Basically, you have hyperpigmentation. Melanin is something the skin produces to fight trauma, which is the reason that people get tan from the sun before they burn. Anyway, plucking counts as trauma. Jesus, now that I think about it, you are hardcore. I can't imagine plucking hairs out from the underside of my chin. I think I'd wake up the neighbors with my shrieks. Can't you just shave it? I might do that. Anyway, there are a few things you can do if you want to lighten hyperpigmentation gently, without resorting to hydroquinone. I mean, I love hydroquinone. I'm olive-skinned and it doesn't do anything creepy to me. But if you're not into essentially bleaching parts of your face, DDF Intensive Holistic Lightener might be up your alley. Peter Thomas Roth also makes one called Potent Skin Lightening Gel Complex. These awesome science fiction sounding names make these products sound a lot more intense than they actually are. Use a Q-Tip and put it directly on your spots. It should do some kind of something for your problem.


Q: Do you use a primer? Are primers all basically the same thing, or do different ones give different results? Which ones should I spend my tax refund on?

If you have oily skin, large pores, or acne, there's a product in the skincare section by Dr. Brandt called Pores No More. You can use it before makeup or wear it by yourself. Basically it's like putting a product on that has ingredients that will treat your skin type. One of their main ingredients is still dimethicone, which is the ingredient that is in primers, typically speaking. Then Smashbox makes a million different primers in about a million different colors that all do different things. Mostly, they are pigmented for people who are trying to correct their skin tone, which I think is often some musical theater shit and not necessarily something a woman just going to work or something needs. Some of them aren't corrective, though. I'd go for one of those, like maybe the Photo Finish. That's popular. Anyway, these are also dimethicone based.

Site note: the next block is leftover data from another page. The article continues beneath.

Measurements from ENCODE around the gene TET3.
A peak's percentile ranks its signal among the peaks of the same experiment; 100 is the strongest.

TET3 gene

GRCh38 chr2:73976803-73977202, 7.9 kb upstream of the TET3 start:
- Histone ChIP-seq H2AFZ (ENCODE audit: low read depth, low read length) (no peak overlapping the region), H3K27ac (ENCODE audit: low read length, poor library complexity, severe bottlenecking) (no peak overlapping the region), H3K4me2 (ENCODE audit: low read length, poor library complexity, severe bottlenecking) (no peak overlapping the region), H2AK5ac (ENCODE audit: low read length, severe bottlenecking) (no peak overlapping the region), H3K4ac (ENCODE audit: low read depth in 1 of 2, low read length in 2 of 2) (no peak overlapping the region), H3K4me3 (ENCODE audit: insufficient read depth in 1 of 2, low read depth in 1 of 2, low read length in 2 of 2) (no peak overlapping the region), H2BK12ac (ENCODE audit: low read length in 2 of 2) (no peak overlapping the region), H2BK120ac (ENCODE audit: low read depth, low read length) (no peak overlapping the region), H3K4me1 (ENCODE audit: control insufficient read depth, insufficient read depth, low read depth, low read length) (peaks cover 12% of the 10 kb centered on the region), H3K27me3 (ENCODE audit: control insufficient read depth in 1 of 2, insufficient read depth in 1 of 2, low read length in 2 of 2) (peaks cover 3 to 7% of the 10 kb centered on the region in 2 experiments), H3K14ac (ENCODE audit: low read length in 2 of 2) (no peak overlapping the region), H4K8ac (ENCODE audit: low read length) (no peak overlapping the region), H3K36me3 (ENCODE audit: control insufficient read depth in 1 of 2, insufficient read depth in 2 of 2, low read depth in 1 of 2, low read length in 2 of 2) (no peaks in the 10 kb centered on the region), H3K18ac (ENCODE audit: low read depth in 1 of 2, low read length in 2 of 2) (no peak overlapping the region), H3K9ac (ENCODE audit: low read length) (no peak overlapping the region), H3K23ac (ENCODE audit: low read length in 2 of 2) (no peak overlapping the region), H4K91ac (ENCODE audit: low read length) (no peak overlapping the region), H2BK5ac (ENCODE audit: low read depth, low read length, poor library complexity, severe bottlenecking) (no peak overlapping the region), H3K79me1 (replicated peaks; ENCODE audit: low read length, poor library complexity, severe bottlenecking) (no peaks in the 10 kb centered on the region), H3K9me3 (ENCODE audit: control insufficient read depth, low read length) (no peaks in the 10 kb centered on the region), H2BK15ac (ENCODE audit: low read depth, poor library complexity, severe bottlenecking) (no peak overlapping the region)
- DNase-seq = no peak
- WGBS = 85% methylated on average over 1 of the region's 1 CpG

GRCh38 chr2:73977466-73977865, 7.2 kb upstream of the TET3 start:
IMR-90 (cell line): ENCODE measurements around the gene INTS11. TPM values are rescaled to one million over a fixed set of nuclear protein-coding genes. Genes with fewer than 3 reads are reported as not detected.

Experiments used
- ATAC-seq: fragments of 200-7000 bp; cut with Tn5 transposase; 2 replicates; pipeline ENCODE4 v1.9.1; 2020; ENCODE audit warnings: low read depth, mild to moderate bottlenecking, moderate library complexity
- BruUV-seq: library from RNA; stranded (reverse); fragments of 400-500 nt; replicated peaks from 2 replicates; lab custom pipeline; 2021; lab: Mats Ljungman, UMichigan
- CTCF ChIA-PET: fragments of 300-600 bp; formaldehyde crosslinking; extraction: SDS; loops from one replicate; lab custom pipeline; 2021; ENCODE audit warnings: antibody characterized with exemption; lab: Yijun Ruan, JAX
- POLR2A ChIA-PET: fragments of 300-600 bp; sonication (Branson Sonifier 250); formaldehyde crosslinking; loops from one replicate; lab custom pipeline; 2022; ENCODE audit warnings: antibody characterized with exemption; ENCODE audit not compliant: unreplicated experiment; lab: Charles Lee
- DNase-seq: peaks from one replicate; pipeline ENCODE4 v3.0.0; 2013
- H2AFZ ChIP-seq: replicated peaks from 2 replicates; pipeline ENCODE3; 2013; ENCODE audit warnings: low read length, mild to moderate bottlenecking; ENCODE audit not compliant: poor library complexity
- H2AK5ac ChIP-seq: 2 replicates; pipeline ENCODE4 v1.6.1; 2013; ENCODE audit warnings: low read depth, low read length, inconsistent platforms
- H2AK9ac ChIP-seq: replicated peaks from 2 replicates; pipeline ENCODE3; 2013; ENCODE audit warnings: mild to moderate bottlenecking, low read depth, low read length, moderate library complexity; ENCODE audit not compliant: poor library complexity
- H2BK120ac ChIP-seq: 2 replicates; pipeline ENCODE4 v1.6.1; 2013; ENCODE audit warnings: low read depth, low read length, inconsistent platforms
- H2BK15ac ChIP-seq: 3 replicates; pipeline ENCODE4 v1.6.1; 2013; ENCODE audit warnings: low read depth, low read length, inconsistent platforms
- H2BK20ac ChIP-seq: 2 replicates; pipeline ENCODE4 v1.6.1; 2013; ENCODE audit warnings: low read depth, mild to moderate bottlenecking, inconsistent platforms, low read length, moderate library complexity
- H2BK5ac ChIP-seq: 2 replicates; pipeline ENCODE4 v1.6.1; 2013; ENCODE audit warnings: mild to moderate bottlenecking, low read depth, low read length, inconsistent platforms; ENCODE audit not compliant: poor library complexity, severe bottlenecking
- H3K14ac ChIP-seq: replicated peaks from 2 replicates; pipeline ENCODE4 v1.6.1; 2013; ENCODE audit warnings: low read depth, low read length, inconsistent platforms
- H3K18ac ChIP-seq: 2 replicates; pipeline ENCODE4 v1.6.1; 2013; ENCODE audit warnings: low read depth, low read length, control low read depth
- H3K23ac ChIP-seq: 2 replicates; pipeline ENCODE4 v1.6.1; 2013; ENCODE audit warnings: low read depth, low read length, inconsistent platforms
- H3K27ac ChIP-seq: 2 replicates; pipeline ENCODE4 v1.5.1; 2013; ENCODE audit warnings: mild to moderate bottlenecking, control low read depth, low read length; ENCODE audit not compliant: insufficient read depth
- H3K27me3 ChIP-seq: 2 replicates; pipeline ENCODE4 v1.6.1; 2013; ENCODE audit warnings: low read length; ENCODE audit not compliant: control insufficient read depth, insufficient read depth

Q: I just saw your interview on today for the first time. I have to say that it was possibly one of the most entertaining things I've read on a blog. I really familiarize with you because I worked for Shiseido for a long while and I, too, am a huge product junkie. ...which leads me to my next question... I'm just about to run out of my face cream (Fresh) and my eye cream (Shiseido Bio-Performance). The face cream is.. well... "eh" The eye cream I love, but am looking into other options. I have combination skin. Any recommendations? Best, Matt

Awww, it's a BOY! So cute. Anyway, Shiseido Bio-Performance is really heavy! You're not fucking around, are you? Well, I don't know much about you, but if you're into Bio-Performance, you like stuff that a lot of other people will think is super-greasy. Primordiale Optimum is a day cream from Lancome that I think is called "Primordiale" because it is typically purchased by old ladies. Anyway, that's good and thick and oughta do something. Christian Dior has an eye cream called Capture R60/80 Wrinkle that is really emollient and it has that tech sounding name that makes me think men could get into it. People swear by this stuff. It really does kind of de-puff your eyes and smooth out the wrinkles.


Earlier: The Dumbest, Most Pore-Cloggingly Ineffective Ways To Waste Your Money At Sephora

Mineral Makeup! Lip Plumpers! Oil Cleansers! Colonics? Sephora Spy Spills All, And More!

How I Conquered My Cystic Acne, In (Just!) 17 Painful Steps

I Work Here To Feed My Sick Fancy Product Addiction; The Least I Can Do Is Help You

Meet Jasmine, Our New Sephora Undercover Agent



@TruculentandUnreliable: Oh, HAI, that was me. Ha! Shots. Like those are a solution. Actually, my seasonal regimen is an inhaler, eye drops, nose spray, sublingual (under the tongue) immunotherapy (so, basically, it's the same thing as shots but without needles), and Allegra, with Benedryl mixed in as needed. It's made a marked difference, starting the immunotherapy, but it doesn't even come close to obliterating the allergies entirely. We consulted with my allergist, and he basically said that if the immunotherapy hadn't gotten rid of my allergies, shots wouldn't help any more. I actually almost moved, with my Mom, to France at the end of high school in hopes of trying some new therapy, but we didn't. And all the videos of me as a behbuh and child feature stuck-together eyes and people leading me around.

@Usedtobealice: Ooh, thanks! I'll check that out before I splurge.